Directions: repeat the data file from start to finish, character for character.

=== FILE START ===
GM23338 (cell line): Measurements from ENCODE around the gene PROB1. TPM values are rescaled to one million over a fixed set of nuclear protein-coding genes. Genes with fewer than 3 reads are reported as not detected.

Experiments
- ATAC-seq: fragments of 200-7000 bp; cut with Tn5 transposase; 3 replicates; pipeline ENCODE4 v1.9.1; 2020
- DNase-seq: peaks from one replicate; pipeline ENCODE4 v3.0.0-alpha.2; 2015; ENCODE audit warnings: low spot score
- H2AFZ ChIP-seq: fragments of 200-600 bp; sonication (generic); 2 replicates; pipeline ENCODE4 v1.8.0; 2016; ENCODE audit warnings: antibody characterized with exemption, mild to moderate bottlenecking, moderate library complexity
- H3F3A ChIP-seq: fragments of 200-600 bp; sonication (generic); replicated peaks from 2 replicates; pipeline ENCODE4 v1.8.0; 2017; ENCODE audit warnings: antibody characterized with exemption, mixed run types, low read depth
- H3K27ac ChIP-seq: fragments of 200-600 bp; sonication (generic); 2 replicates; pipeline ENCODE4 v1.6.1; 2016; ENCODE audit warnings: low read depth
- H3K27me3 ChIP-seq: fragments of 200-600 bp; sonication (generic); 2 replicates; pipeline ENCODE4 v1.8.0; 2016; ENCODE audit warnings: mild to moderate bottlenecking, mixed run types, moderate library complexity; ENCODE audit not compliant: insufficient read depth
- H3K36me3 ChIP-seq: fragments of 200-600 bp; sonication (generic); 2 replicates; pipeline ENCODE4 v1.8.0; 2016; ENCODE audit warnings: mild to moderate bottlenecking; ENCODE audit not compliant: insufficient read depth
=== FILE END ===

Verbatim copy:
GM23338 (cell line): Measurements from ENCODE around the gene PROB1. TPM values are rescaled to one million over a fixed set of nuclear protein-coding genes. Genes with fewer than 3 reads are reported as not detected.

Experiments
- ATAC-seq: fragments of 200-7000 bp; cut with Tn5 transposase; 3 replicates; pipeline ENCODE4 v1.9.1; 2020
- DNase-seq: peaks from one replicate; pipeline ENCODE4 v3.0.0-alpha.2; 2015; ENCODE audit warnings: low spot score
- H2AFZ ChIP-seq: fragments of 200-600 bp; sonication (generic); 2 replicates; pipeline ENCODE4 v1.8.0; 2016; ENCODE audit warnings: antibody characterized with exemption, mild to moderate bottlenecking, moderate library complexity
- H3F3A ChIP-seq: fragments of 200-600 bp; sonication (generic); replicated peaks from 2 replicates; pipeline ENCODE4 v1.8.0; 2017; ENCODE audit warnings: antibody characterized with exemption, mixed run types, low read depth
- H3K27ac ChIP-seq: fragments of 200-600 bp; sonication (generic); 2 replicates; pipeline ENCODE4 v1.6.1; 2016; ENCODE audit warnings: low read depth
- H3K27me3 ChIP-seq: fragments of 200-600 bp; sonication (generic); 2 replicates; pipeline ENCODE4 v1.8.0; 2016; ENCODE audit warnings: mild to moderate bottlenecking, mixed run types, moderate library complexity; ENCODE audit not compliant: insufficient read depth
- H3K36me3 ChIP-seq: fragments of 200-600 bp; sonication (generic); 2 replicates; pipeline ENCODE4 v1.8.0; 2016; ENCODE audit warnings: mild to moderate bottlenecking; ENCODE audit not compliant: insufficient read depth